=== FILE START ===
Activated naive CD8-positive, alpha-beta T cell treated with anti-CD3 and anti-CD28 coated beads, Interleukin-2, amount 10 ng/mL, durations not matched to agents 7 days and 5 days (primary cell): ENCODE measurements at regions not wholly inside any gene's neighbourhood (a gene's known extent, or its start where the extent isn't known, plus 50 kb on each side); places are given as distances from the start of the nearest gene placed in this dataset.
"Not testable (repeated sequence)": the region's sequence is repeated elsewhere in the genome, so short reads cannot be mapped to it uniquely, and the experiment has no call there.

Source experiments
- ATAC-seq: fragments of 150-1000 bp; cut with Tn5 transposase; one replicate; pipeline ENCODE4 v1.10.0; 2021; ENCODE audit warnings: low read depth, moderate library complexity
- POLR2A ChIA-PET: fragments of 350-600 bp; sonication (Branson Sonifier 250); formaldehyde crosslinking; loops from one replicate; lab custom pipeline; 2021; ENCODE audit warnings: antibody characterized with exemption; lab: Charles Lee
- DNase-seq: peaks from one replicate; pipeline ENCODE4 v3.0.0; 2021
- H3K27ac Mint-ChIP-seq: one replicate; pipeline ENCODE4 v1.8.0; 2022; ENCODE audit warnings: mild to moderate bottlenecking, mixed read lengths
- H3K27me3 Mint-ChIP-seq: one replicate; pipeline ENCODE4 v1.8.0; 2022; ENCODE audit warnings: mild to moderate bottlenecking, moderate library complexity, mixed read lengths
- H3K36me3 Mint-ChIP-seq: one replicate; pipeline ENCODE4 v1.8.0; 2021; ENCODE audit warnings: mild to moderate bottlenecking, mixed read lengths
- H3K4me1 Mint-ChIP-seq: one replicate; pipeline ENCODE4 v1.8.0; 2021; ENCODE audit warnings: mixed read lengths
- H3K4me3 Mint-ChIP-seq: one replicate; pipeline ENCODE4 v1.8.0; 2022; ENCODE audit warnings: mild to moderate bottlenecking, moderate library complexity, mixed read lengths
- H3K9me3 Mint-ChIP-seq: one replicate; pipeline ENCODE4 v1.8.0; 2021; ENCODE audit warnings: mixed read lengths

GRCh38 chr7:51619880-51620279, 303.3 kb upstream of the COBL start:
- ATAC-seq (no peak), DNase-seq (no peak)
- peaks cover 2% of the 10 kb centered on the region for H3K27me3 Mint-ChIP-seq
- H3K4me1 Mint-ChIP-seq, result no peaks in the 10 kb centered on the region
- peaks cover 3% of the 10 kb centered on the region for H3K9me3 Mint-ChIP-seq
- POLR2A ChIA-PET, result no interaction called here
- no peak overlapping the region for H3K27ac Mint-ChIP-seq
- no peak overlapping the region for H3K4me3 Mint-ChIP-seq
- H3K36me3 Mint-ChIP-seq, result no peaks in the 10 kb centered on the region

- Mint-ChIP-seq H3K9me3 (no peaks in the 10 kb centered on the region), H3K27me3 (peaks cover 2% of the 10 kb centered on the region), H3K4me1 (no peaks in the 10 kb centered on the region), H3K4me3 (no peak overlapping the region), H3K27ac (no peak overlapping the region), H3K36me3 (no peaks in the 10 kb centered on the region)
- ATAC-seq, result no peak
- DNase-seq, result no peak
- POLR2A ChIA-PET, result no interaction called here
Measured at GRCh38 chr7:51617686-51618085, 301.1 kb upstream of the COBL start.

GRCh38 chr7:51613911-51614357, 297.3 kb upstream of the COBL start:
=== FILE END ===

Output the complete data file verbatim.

Activated naive CD8-positive, alpha-beta T cell treated with anti-CD3 and anti-CD28 coated beads, Interleukin-2, amount 10 ng/mL, durations not matched to agents 7 days and 5 days (primary cell): ENCODE measurements at regions not wholly inside any gene's neighbourhood (a gene's known extent, or its start where the extent isn't known, plus 50 kb on each side); places are given as distances from the start of the nearest gene placed in this dataset.
"Not testable (repeated sequence)": the region's sequence is repeated elsewhere in the genome, so short reads cannot be mapped to it uniquely, and the experiment has no call there.

Source experiments
- ATAC-seq: fragments of 150-1000 bp; cut with Tn5 transposase; one replicate; pipeline ENCODE4 v1.10.0; 2021; ENCODE audit warnings: low read depth, moderate library complexity
- POLR2A ChIA-PET: fragments of 350-600 bp; sonication (Branson Sonifier 250); formaldehyde crosslinking; loops from one replicate; lab custom pipeline; 2021; ENCODE audit warnings: antibody characterized with exemption; lab: Charles Lee
- DNase-seq: peaks from one replicate; pipeline ENCODE4 v3.0.0; 2021
- H3K27ac Mint-ChIP-seq: one replicate; pipeline ENCODE4 v1.8.0; 2022; ENCODE audit warnings: mild to moderate bottlenecking, mixed read lengths
- H3K27me3 Mint-ChIP-seq: one replicate; pipeline ENCODE4 v1.8.0; 2022; ENCODE audit warnings: mild to moderate bottlenecking, moderate library complexity, mixed read lengths
- H3K36me3 Mint-ChIP-seq: one replicate; pipeline ENCODE4 v1.8.0; 2021; ENCODE audit warnings: mild to moderate bottlenecking, mixed read lengths
- H3K4me1 Mint-ChIP-seq: one replicate; pipeline ENCODE4 v1.8.0; 2021; ENCODE audit warnings: mixed read lengths
- H3K4me3 Mint-ChIP-seq: one replicate; pipeline ENCODE4 v1.8.0; 2022; ENCODE audit warnings: mild to moderate bottlenecking, moderate library complexity, mixed read lengths
- H3K9me3 Mint-ChIP-seq: one replicate; pipeline ENCODE4 v1.8.0; 2021; ENCODE audit warnings: mixed read lengths

GRCh38 chr7:51619880-51620279, 303.3 kb upstream of the COBL start:
- ATAC-seq (no peak), DNase-seq (no peak)
- peaks cover 2% of the 10 kb centered on the region for H3K27me3 Mint-ChIP-seq
- H3K4me1 Mint-ChIP-seq, result no peaks in the 10 kb centered on the region
- peaks cover 3% of the 10 kb centered on the region for H3K9me3 Mint-ChIP-seq
- POLR2A ChIA-PET, result no interaction called here
- no peak overlapping the region for H3K27ac Mint-ChIP-seq
- no peak overlapping the region for H3K4me3 Mint-ChIP-seq
- H3K36me3 Mint-ChIP-seq, result no peaks in the 10 kb centered on the region

- Mint-ChIP-seq H3K9me3 (no peaks in the 10 kb centered on the region), H3K27me3 (peaks cover 2% of the 10 kb centered on the region), H3K4me1 (no peaks in the 10 kb centered on the region), H3K4me3 (no peak overlapping the region), H3K27ac (no peak overlapping the region), H3K36me3 (no peaks in the 10 kb centered on the region)
- ATAC-seq, result no peak
- DNase-seq, result no peak
- POLR2A ChIA-PET, result no interaction called here
Measured at GRCh38 chr7:51617686-51618085, 301.1 kb upstream of the COBL start.

GRCh38 chr7:51613911-51614357, 297.3 kb upstream of the COBL start: